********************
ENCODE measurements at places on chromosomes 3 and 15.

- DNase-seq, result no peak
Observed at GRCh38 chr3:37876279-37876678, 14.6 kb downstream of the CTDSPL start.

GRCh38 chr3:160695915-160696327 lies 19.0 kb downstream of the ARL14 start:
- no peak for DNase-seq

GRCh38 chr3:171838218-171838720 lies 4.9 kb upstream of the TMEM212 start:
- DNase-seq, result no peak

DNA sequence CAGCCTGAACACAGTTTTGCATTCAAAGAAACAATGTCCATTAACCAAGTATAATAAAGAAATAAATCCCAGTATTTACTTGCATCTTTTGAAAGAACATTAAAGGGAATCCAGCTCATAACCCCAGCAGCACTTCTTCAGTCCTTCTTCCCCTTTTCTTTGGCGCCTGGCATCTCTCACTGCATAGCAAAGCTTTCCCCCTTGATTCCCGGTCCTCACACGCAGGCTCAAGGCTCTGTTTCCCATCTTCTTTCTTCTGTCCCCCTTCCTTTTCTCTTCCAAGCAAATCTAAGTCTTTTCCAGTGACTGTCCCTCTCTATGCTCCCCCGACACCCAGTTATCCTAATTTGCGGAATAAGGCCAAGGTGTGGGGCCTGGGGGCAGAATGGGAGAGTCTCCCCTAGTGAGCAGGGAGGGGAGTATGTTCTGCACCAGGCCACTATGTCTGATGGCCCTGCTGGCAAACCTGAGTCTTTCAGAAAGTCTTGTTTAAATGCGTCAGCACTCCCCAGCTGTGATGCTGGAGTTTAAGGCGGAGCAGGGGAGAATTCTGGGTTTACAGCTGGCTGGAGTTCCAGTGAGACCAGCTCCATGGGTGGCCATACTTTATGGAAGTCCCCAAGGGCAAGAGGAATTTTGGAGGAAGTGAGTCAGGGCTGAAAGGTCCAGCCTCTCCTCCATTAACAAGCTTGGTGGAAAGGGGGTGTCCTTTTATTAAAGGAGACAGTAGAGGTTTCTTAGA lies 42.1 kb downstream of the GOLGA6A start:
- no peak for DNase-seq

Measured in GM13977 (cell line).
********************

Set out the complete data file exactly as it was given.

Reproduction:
ENCODE measurements at places on chromosomes 3 and 15.

- DNase-seq, result no peak
Observed at GRCh38 chr3:37876279-37876678, 14.6 kb downstream of the CTDSPL start.

GRCh38 chr3:160695915-160696327 lies 19.0 kb downstream of the ARL14 start:
- no peak for DNase-seq

GRCh38 chr3:171838218-171838720 lies 4.9 kb upstream of the TMEM212 start:
- DNase-seq, result no peak

DNA sequence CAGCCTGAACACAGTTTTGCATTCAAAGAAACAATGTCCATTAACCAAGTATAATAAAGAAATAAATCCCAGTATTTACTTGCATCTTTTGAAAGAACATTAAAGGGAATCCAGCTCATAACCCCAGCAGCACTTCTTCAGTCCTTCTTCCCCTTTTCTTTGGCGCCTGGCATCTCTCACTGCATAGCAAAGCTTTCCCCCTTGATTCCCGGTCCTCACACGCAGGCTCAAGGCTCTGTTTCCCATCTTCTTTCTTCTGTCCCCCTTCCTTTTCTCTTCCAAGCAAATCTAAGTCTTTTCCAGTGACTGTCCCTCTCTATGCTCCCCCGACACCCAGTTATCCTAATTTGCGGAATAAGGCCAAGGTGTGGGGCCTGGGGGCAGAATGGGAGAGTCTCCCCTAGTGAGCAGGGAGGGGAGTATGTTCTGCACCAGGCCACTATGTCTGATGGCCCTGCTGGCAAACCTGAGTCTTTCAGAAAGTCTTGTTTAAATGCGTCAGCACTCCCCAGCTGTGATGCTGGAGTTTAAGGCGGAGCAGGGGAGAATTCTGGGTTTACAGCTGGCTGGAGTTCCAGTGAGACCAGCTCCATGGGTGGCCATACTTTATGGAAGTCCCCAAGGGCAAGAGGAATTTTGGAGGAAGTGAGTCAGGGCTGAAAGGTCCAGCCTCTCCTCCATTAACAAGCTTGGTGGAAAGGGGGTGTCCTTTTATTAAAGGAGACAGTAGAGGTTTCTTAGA lies 42.1 kb downstream of the GOLGA6A start:
- no peak for DNase-seq

Measured in GM13977 (cell line).